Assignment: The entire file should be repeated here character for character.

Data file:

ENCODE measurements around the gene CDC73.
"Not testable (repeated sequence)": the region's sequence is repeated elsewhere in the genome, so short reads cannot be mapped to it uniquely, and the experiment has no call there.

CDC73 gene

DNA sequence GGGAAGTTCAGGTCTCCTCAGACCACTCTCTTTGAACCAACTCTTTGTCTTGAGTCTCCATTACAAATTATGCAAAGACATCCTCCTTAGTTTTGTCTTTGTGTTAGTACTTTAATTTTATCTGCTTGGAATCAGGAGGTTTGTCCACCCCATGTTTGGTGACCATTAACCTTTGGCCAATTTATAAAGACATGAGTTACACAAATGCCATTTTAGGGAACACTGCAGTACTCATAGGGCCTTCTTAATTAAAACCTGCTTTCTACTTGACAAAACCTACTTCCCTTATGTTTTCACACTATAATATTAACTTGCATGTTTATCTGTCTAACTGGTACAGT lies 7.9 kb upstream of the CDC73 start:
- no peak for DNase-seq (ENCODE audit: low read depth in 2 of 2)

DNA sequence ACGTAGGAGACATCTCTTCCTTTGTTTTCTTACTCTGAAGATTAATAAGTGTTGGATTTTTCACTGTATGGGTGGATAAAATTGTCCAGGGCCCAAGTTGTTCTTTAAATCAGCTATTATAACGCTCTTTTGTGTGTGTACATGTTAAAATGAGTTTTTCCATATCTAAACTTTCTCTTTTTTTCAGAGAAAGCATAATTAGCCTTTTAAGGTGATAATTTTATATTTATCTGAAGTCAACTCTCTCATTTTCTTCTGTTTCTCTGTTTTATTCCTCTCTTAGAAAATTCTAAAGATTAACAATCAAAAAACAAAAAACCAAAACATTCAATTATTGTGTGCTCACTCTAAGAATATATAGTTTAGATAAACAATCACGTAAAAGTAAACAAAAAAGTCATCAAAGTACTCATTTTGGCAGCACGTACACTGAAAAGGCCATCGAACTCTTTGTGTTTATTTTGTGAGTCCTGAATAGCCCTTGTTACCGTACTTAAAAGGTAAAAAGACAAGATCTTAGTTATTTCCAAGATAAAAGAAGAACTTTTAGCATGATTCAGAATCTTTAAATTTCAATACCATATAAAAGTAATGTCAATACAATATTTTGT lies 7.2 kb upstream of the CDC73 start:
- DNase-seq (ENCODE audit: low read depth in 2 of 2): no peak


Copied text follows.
ENCODE measurements around the gene CDC73.
"Not testable (repeated sequence)": the region's sequence is repeated elsewhere in the genome, so short reads cannot be mapped to it uniquely, and the experiment has no call there.

CDC73 gene

DNA sequence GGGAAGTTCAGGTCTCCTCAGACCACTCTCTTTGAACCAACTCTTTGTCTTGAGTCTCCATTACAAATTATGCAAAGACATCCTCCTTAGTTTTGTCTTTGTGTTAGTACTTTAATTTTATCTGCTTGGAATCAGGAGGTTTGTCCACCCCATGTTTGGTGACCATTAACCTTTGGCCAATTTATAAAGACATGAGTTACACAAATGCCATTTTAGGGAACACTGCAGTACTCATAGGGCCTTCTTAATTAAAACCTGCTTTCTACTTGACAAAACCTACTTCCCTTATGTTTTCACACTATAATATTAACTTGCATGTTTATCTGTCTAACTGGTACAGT lies 7.9 kb upstream of the CDC73 start:
- no peak for DNase-seq (ENCODE audit: low read depth in 2 of 2)

DNA sequence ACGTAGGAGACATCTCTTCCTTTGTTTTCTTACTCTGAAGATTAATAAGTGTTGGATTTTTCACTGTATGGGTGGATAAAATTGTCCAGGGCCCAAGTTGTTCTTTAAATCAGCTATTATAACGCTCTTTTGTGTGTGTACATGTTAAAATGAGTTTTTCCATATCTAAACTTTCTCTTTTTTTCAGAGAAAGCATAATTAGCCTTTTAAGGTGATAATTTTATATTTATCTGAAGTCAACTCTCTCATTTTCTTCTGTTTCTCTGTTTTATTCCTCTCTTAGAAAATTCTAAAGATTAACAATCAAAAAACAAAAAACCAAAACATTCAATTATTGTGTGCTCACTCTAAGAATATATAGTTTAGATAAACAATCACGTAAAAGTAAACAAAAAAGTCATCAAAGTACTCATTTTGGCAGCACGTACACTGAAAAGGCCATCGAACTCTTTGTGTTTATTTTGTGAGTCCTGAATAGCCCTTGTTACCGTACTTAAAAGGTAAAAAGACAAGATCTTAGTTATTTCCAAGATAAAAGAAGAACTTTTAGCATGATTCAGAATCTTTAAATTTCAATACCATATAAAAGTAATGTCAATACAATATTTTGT lies 7.2 kb upstream of the CDC73 start:
- DNase-seq (ENCODE audit: low read depth in 2 of 2): no peak